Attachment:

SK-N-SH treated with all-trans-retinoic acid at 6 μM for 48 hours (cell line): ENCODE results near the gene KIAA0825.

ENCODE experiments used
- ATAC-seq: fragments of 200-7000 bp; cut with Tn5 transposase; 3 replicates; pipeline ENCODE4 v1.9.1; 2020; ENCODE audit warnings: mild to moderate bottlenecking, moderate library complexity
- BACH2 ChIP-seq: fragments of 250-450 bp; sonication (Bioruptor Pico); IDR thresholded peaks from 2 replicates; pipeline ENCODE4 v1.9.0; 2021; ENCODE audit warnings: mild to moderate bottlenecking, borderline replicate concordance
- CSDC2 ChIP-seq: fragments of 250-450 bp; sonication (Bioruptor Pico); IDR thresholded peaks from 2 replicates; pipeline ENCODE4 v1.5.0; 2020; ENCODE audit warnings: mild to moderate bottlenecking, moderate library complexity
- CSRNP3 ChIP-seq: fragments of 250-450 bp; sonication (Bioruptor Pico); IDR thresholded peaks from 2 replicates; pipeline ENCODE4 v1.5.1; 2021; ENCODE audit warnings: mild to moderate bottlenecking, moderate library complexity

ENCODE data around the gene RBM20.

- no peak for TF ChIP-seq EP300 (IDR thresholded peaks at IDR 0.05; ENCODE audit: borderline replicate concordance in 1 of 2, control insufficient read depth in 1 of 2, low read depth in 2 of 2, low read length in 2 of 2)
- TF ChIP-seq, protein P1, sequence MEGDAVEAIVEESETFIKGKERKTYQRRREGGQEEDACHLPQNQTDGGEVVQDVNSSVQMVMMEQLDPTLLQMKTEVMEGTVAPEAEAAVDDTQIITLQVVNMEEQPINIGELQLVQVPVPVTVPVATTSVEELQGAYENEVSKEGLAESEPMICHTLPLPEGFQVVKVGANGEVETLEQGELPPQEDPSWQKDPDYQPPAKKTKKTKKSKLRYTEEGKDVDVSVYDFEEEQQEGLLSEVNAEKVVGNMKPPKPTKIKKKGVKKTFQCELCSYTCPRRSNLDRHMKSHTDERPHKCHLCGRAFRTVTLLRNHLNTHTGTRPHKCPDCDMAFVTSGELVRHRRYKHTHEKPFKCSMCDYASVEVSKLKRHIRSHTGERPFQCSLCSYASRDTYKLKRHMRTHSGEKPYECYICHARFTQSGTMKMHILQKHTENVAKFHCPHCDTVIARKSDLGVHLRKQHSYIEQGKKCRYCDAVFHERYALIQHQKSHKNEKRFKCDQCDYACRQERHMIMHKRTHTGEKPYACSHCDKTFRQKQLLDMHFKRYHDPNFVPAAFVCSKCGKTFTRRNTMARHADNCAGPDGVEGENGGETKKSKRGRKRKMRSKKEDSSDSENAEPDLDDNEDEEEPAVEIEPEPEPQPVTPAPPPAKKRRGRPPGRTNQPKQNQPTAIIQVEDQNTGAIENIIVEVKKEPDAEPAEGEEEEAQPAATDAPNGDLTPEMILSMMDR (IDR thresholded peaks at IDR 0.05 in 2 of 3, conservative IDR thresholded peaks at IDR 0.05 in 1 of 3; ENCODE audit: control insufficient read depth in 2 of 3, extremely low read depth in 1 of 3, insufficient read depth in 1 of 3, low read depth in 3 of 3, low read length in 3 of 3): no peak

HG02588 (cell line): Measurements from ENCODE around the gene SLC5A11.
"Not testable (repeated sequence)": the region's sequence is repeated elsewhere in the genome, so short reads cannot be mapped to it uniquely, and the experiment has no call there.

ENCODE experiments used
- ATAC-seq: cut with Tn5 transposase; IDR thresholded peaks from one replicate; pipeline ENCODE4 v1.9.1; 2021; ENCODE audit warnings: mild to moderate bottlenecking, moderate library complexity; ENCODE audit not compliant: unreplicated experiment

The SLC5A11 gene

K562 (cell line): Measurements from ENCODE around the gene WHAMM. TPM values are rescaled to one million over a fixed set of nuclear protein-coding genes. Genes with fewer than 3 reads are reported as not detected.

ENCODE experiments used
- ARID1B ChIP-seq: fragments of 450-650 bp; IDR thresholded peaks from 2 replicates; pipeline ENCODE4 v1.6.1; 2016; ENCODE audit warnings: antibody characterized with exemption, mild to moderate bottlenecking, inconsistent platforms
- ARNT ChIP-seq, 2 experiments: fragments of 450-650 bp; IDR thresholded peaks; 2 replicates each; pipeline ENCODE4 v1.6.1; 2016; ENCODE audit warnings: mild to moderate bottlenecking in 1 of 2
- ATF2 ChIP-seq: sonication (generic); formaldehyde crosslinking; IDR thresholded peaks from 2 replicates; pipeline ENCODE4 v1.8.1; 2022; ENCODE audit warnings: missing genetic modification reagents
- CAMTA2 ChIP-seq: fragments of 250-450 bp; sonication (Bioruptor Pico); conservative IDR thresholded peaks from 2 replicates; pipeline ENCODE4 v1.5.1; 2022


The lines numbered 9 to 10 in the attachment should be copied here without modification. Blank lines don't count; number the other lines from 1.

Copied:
- TF ChIP-seq, protein P1, sequence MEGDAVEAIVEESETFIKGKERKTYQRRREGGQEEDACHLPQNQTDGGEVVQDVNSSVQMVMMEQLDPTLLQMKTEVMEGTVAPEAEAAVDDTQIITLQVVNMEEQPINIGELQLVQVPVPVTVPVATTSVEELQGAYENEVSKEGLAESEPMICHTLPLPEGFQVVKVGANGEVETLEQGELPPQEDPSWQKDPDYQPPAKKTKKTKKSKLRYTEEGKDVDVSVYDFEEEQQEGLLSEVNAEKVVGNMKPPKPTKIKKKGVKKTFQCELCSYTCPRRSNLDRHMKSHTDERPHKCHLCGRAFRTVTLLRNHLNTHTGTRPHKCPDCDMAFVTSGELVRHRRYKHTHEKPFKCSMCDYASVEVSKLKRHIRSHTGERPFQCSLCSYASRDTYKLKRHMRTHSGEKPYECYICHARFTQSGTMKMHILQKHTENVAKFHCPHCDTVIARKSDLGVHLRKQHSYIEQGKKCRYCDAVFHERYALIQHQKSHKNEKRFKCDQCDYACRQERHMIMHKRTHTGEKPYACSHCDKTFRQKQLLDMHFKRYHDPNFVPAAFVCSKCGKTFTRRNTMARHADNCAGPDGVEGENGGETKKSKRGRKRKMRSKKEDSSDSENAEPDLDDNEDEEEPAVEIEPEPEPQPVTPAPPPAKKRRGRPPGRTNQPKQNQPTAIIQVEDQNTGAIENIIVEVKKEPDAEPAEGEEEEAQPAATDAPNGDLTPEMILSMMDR (IDR thresholded peaks at IDR 0.05 in 2 of 3, conservative IDR thresholded peaks at IDR 0.05 in 1 of 3; ENCODE audit: control insufficient read depth in 2 of 3, extremely low read depth in 1 of 3, insufficient read depth in 1 of 3, low read depth in 3 of 3, low read length in 3 of 3): no peak

HG02588 (cell line): Measurements from ENCODE around the gene SLC5A11.